“Do you mind (if I open the window)?”

“Do you mind (if I open the window)?”

English speakers don’t say “No, it isn’t” because this sounds very impolite. “No” is used when sharing information, not when sharing opinions.

There are a lot of other topics you can use to start making small talk, but the best questions are simple and not too personal. Remember, the purpose of this question is just to ask the other person “Do you want to make some small talk?”

– “Tomorrow is a holiday, isn’t it?” – “This coffee tastes rather bitter, doesn’t it?” – “That cake was delicious, wasn’t it?” – “These chairs are really comfortable, aren’t they?” – “All the presentations have been really good so far, haven’t they?”

This phrase is commonly used when you want to perform an action that might cause a problem for another person – such as opening the window on a cold day, or borrowing something from them.

The verb mind in this phrase means that you feel negatively about something, or you have a problem with it. In this case, the most common positive response is “No problem!” You can also say “Sure, go ahead!” or “Be my guest!”

A negative answer to this question is “Yes”, because it means “I don’t want you to do that. I will be unhappy if you do it.” Most native speakers avoid answering negatively, however, because it sounds impolite, so they say something like “I’m sorry” or “I’m afraid”:

– “Do you mind if I sit here?” / “I’m afraid this place is already taken.” – “Do you mind if I borrow your bike?” / “Sorry, I need it this afternoon.”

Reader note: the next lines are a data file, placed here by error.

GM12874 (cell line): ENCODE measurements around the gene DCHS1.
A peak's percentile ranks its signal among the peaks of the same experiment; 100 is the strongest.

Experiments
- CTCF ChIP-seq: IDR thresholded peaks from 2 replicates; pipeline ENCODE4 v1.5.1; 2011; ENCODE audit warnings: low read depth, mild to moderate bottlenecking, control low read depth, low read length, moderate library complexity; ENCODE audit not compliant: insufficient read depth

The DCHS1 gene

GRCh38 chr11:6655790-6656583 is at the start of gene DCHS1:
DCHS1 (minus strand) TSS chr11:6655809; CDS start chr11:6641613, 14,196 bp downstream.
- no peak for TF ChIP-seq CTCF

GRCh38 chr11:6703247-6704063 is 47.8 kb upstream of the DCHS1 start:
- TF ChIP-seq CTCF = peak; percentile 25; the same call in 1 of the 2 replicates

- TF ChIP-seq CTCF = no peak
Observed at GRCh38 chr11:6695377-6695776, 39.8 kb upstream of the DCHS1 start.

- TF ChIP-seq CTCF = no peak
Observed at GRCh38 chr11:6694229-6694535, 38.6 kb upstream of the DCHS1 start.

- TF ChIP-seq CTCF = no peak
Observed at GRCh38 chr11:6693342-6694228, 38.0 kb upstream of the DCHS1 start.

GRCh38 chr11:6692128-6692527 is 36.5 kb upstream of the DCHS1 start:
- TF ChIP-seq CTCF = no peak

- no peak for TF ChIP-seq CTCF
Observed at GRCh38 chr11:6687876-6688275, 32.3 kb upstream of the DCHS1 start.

Alternative phrases:

Another (informal) phrase that young people like to use is “Is it cool if. ” In the video below, listen to how Eric from Russia uses this phrase:

When you want the other person to do the action, you should use the phrase “do you mind X-ing”: “Do you mind closing the window?” / “Do you mind lending me your bicycle?” It is incorrect to use you twice: “Do you mind if you lend me your bike?

– “Would you mind if I closed the door?” – “Would you mind if I borrowed your bike today?” – “Would you mind lending me your bicycle?”

Notice that the verb is now in the past form, even though you are talking about a situation in the present. This is a common way in English to make a phrase more polite; when a verb is in the past, it sounds softer and less urgent.

“Would you like (some coffee)?”

You hear this phrase often in restaurants or when visiting someone’s installment loan online bad credit Mississippi home. It’s a nice, polite way to offer something to someone, or to suggest an activity: “Would you like to dance?”

How to respond:

For small offers or simple actions, you can answer “Yes, please” or “No, thank you”. For special activities, however, these short answers do not sound polite:

A: “Would you like to come to my birthday party?” B: “No, thank you.” A: (covers his face with his hands and cries quiet tears of sadness)

– “Would you like some coffee?” / “I would love some. Thank you.” – “Would you like to dance?” / “Sure, I’d love to!”

– “Would you like some tea?” / “I would love some, but maybe later.” – “Would you like to dance?” / “I’d love to, but I’m too tired. Sorry. Maybe next time.”

Alternative phrases:

With family members and close friends, you often hear the phrase “do you want”. This is more direct, and slightly informal – especially with the shorter form wanna: “Do you wanna play a game?” This can sound very impolite if you are speaking to an older and/or important person (such as your boss, or a customer).







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